My daughter once lectured me at Thanksgiving dinner on the intellectual bankruptcy of the minimum wage. She had just returned from a semester at privileged Georgetown University where her neoclassic economics professor had convinced her that if supply and demand in the labor market were just allowed to find equilibrium through unregulated pricing, the economy would find its optimal level of output and all would benefit; abolish the minimum wage and the economy will achieve full employment and maximum production — a simple and compelling argument.
But like most economics professors – both real and those that are the butt of jokes – the professor had made an impossible assumption. He had assumed that the minimum wage was a proxy for what the wage earner consumed in terms of food, housing, healthcare, transportation, fuel and educational services, when, in fact, it is not. Remember in economics all things are dualities – in each transaction someone gives and someone gets. Just because you pay someone the minimum wage does not mean that that is what they consume.
Think about a minimum wage worker at a large corporation like McDonalds or Walmart or a small business like the corner dry cleaner or deli. Society will not tolerant that worker being hungry, sick, homeless, without transportation, cold or ignorant. These basic human rights are now built into the social compact. What the worker does not get paid by his or her employer is paid by others, sometimes directly from some level of government and other times through unfunded mandates
If the worker is hungry, they can get Food Stamps and subsidized lunch for their kids at school. If they are ill, they go to the emergency room for free or get Medicaid. If they are homeless, they can check into a shelter and eventually get subsidized housing. If they lack a ride, they take public transportation where the ticket price equals 1/3 of the cost. If it’s cold, some get a heating oil subsidy. And, of course, public education is free.
In the end, the difference between the minimum wage that is paid and the ‘living wage’ is received is paid by someone. The way the economy is organized today that payee is the middle class – living and to be born.
Mind you, I don’t begrudge the minimum wage worker these basic services. We live in a civilized country and everyone should have access to food, shelter, medicine, fuel, education and mobility. I am not so arrogant to think that I ‘earned’ the physical comforts that I enjoy, just lucky enough to be born at the right place at the right time to the right parents.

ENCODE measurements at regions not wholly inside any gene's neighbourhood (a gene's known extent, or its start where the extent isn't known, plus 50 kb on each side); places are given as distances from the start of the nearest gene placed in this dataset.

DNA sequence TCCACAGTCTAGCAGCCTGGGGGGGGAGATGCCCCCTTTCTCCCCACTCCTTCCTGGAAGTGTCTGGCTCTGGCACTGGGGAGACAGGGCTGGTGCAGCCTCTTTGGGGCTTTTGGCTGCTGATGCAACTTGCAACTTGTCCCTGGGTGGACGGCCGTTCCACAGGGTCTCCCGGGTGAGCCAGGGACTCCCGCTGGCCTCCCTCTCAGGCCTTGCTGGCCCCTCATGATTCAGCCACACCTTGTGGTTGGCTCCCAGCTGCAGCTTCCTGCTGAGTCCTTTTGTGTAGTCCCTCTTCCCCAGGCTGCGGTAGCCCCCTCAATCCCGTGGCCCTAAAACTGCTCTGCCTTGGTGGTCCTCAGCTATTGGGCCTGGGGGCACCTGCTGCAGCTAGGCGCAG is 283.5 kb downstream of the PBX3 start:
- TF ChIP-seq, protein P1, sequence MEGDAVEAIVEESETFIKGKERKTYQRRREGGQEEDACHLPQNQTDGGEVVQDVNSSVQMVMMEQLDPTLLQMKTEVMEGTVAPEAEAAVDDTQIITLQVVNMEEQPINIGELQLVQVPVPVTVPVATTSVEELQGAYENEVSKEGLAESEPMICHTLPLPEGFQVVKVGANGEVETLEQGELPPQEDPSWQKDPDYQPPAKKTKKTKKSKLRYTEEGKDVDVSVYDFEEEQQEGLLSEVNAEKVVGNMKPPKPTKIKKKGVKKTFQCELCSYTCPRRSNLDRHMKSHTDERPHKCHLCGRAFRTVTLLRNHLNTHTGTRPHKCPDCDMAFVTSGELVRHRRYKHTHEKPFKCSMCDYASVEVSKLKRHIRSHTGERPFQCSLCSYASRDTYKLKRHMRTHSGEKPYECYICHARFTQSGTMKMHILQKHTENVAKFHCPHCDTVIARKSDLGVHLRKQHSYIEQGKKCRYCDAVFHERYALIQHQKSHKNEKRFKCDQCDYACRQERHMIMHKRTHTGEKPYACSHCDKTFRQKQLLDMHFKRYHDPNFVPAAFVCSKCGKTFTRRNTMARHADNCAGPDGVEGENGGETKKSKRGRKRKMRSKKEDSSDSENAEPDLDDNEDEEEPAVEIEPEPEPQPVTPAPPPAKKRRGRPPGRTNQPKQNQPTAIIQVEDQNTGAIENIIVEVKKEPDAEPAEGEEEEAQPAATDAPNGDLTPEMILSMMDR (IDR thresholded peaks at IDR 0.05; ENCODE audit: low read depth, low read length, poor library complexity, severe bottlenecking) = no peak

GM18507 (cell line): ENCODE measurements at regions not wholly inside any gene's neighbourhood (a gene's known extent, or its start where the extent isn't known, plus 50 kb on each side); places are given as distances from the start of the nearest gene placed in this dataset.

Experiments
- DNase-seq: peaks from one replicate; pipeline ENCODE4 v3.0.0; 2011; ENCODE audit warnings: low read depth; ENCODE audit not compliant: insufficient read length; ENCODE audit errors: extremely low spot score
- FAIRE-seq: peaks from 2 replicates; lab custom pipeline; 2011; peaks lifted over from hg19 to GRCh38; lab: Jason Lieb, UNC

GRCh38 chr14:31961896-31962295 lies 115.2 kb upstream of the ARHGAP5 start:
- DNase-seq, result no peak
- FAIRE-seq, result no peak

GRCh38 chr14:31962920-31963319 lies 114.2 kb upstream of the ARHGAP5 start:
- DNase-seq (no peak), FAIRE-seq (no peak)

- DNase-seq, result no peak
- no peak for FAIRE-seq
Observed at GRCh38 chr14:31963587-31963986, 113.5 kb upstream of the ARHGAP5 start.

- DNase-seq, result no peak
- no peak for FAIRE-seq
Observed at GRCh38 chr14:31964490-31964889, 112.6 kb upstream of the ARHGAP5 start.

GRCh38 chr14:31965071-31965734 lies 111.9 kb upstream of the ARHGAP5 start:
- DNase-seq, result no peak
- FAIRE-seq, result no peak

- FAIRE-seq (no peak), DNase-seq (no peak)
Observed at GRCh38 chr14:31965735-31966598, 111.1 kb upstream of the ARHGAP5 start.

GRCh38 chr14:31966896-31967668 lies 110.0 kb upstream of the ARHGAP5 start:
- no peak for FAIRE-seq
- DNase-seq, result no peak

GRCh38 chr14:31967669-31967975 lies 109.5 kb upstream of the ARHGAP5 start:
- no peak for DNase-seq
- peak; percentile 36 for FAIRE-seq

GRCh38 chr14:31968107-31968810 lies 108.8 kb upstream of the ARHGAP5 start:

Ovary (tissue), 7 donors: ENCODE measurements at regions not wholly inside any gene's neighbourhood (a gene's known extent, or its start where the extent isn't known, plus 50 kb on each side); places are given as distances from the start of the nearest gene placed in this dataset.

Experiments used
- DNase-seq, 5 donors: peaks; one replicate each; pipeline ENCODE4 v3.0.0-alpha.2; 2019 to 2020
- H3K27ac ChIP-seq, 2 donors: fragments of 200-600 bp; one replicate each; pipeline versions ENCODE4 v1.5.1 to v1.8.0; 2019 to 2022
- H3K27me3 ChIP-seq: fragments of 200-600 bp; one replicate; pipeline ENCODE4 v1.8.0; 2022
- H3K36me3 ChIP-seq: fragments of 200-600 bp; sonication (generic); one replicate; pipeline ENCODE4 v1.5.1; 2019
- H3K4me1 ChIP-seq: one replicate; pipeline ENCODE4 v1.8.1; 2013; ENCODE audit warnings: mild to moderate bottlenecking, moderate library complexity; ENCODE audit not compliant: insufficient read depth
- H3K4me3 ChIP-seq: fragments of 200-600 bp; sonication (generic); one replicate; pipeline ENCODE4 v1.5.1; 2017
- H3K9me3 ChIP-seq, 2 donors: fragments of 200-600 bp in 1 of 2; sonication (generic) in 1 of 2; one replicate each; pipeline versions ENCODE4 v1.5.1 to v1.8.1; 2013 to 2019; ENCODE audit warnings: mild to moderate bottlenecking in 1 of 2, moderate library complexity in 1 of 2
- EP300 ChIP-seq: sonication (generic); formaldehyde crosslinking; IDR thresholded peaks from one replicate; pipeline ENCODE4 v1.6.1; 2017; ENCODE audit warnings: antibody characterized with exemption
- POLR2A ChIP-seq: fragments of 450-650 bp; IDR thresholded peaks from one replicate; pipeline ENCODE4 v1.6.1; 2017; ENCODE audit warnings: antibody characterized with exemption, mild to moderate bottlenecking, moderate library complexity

But what does make me mad is that the minimum wage benefits employers and their owners at the expense of the rest of society. It is a big part of the reason that the income gap is rising in America. The rich have figured out a very clever way of shifting more than 50% of ‘the unit cost of labor’ to the middle class. In the end, the minimum wage increases the profit margins of each employer who is not paying the full ‘living wage’ to its employees. By passing on the majority of the ‘living wage’ to society through legislated social safety nets and subsidiaries, the ownership class has maximized its return on investment. It is a big part of why corporate profits are booming, while median after-tax income is stagnant.
In the end, regardless of what the minimum wage is, the ‘living wage’ has to be paid by someone; society demands as much. Today, some of it is paid by the middle class in the form of disproportionate income, sales, bottle deposit and real estate taxes – Warren Buffet pays less tax on a percentage basis than his secretary. Tomorrow, the remainder is added to the deficit that the middle class will pay through inflation, higher taxes, economic collapse or the combination of the three.
This Thanksgiving, society would be much better off if the neoclassic professor at Georgetown University were to focus on a far simpler and fairer pricing mechanism. He should teach his students to bring supply and demand into equilibrium by making sure that the true cost of production is reflect in the price of each good or service, i.e., that the unsubsidized cost of flipping a hamburger is reflected in its price. That could be done by raising the wages of workers in minimum wage jobs like fast food up to the real ‘living wage’ – probably about $15.00 per hour. That might mean that the cost of a Big Mac would double from $4.20 to $8.40; a price that would shock the public, cause Big Mac demand to plunge and appear as hyperinflation, but at least the true cost of making a burger would be signaled by its price. Raising the price of a Big Mac to its real ‘living wage’ cost would sharply lower McDonalds’ corporate sales and profits, but after a ‘shock therapy’ adjustment period, when a true supply and demand equilibrium is reached, middle class taxes would decrease, after-tax median income would rise and aggregate demand would increase.
So the next time you buy fast food at Five Guys or KFC or Wendy’s ask yourself whether or not you are getting such a great deal. If you mentally add 100% to the price of every item you eat, they will not seem so cheap. A Big Mac for $8.40 – well I never.
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